Morton CastleMorton Castle
Morton Castle enjoys one of the most breathtaking settings of any castle in Scotland. The most impressive element of Morton Castle today is its setting above the loch and the Lowther Hills behind. A wonderful place for a picnic or a quiet stroll. You can also fish for native brown trout on the loch with the right equipment and license.
Dunegal, Lord of Nithsdale, may have had a stronghold here in the 12th century on this remote promontory, overlooking a small loch. The estate then passed to the Adair’s and then to Thomas Randolph, King Robert the Bruce’s nephew and ally, early in the 14th century. However, as part of the Treaty of Berwick with England, a number of Scottish castles in South-West Scotland had to be destroyed – and Morton was one of them.
It was later rebuilt, and in 1396 passed to Sir James Douglas, the 1st Earl of Morton. The Castle was briefly owned by the Lords Maxwell in the 1580s. Later, it was acquired by the Dukes of Queensberry. Through inter-marriage it then passed to the Dukes of Buccleuch, whose seat of Drumlanrig Castle is two miles to the west of Morton.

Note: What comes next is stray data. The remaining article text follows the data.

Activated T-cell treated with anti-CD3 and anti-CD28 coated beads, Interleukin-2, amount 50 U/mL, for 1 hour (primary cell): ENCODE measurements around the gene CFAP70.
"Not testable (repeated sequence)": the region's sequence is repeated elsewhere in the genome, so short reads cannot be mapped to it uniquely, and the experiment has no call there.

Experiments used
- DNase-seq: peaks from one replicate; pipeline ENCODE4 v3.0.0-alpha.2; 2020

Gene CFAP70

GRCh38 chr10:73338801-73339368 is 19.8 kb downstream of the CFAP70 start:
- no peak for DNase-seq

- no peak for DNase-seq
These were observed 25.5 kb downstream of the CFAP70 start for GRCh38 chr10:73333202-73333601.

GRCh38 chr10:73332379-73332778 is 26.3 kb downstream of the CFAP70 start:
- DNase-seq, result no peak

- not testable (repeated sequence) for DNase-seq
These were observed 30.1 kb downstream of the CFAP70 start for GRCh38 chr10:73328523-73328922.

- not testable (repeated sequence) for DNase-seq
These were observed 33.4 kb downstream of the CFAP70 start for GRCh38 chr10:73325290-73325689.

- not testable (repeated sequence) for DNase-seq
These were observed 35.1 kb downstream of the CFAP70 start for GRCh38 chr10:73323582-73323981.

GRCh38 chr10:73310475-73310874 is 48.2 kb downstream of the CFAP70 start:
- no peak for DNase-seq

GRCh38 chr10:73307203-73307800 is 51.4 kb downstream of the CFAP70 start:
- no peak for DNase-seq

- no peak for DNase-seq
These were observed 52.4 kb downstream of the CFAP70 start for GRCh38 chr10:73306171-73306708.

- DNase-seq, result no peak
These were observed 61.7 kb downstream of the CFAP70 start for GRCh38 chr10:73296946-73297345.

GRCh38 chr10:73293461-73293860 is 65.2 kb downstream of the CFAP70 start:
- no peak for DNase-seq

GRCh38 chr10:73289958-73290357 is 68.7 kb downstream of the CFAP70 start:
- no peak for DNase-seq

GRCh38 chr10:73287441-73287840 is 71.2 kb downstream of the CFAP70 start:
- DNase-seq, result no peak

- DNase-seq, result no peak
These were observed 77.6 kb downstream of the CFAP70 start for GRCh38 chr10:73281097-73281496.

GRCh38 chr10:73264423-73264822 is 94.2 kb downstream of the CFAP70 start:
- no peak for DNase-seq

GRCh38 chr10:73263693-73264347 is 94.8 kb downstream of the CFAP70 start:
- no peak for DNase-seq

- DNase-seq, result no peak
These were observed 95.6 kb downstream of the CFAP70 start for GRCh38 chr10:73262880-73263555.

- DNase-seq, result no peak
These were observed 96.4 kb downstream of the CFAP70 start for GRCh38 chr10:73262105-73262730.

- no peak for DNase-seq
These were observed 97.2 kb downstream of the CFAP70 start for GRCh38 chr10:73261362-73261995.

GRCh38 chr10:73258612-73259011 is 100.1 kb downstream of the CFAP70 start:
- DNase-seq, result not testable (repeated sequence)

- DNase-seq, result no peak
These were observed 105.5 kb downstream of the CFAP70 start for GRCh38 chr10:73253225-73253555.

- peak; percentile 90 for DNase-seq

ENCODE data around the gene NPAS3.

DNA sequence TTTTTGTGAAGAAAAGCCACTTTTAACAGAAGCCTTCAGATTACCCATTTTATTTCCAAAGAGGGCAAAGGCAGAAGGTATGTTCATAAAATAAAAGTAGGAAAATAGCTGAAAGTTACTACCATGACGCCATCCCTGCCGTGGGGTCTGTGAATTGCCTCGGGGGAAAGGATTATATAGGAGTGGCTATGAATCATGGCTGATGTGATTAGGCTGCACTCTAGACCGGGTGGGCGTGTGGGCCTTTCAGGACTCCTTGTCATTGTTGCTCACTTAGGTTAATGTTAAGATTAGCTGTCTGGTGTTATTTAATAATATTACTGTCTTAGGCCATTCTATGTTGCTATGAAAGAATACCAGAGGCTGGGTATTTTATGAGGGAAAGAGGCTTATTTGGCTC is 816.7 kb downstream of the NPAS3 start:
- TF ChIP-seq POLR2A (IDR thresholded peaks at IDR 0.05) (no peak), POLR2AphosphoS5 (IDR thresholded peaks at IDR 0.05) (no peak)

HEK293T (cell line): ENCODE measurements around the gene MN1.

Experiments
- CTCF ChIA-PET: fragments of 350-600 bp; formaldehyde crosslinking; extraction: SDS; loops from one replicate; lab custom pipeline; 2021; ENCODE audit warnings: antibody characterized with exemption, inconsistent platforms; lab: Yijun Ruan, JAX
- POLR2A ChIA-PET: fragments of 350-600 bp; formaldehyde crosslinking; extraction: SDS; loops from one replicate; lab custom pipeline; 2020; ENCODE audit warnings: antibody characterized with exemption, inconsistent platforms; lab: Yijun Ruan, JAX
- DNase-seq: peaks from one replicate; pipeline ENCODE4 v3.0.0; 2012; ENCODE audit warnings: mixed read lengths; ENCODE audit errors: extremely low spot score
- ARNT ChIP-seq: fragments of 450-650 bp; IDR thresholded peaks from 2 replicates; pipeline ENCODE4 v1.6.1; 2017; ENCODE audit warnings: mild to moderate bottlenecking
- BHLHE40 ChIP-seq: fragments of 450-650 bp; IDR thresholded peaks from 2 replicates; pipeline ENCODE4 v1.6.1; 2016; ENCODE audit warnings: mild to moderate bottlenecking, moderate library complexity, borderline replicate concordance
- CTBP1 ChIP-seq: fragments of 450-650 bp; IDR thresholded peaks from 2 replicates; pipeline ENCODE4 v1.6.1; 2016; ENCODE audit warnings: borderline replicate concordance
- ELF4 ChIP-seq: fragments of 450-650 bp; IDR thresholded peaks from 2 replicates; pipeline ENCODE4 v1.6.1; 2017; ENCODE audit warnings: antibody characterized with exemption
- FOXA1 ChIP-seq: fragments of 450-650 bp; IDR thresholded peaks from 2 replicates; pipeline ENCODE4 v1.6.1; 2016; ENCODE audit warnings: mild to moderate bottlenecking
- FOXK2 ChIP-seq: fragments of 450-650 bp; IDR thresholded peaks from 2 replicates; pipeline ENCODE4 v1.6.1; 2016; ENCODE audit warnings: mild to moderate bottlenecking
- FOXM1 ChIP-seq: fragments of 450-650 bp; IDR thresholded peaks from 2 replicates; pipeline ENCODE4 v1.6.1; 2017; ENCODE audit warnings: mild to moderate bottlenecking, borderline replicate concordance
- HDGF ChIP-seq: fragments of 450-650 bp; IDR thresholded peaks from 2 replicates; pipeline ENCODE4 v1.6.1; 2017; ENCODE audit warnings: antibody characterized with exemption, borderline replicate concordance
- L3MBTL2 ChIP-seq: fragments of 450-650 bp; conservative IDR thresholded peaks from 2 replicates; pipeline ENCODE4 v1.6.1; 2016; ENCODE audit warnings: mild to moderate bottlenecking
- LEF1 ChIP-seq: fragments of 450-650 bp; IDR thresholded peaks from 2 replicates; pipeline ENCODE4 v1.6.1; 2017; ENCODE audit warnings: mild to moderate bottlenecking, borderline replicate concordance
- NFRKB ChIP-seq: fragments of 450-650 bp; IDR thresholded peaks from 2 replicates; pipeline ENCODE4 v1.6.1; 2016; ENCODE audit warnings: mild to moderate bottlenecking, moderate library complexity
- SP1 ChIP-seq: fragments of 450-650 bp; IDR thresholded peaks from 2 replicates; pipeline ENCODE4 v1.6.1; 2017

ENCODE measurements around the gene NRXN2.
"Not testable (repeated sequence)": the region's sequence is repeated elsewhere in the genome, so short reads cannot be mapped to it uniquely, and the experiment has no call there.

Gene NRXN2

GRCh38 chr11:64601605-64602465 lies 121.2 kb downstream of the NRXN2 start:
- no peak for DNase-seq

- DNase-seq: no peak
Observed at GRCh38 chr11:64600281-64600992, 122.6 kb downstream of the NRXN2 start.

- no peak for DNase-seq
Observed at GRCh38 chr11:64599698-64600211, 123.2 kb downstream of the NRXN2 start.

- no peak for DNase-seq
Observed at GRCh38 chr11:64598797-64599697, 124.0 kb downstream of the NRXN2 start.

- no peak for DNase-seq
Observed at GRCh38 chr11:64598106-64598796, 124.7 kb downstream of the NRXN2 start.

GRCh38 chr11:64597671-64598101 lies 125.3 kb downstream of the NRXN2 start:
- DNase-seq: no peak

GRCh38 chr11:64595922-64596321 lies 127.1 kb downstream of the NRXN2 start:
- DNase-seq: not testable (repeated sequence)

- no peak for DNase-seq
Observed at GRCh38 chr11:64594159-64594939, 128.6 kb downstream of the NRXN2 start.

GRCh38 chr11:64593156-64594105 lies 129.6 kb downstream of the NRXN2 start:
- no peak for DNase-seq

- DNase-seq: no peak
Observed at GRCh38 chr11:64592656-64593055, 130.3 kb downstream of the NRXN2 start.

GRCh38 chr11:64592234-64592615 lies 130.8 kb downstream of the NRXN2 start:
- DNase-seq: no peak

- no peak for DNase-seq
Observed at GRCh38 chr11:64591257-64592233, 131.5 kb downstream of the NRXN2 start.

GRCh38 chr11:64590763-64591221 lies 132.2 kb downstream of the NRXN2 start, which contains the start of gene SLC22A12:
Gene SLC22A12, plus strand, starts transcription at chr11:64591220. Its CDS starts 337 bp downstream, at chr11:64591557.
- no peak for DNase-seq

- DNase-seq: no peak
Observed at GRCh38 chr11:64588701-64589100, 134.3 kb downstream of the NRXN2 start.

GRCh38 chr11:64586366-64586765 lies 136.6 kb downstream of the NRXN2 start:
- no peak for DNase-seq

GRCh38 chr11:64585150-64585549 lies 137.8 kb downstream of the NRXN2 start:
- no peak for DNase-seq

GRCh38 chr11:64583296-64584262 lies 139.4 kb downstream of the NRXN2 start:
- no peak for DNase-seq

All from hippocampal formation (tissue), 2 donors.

The castle had walls 8/10 feet thick enclosing a two-storey hall, two circular towers and large gatehouse with heavy doors and a portcullis. This was an impressive structure, though only one side of it still survives. It was occupied until the early 18th century and is now looked after by Historic Scotland. http://www.castlesfortsbattles.co.uk/dumfries_galloway/morton_castle.html
Morton Castle is a 5 mile walk to the north-east of Thornhill, and offers dog walkers a almost 2 hour walk via Burn Brae, You get a good view of the local countryside around Thornhill. The castle is a ruin but does provide a lovely spot for a picnic and a run about for those with the energy before a walk back to the comfort of Trigony.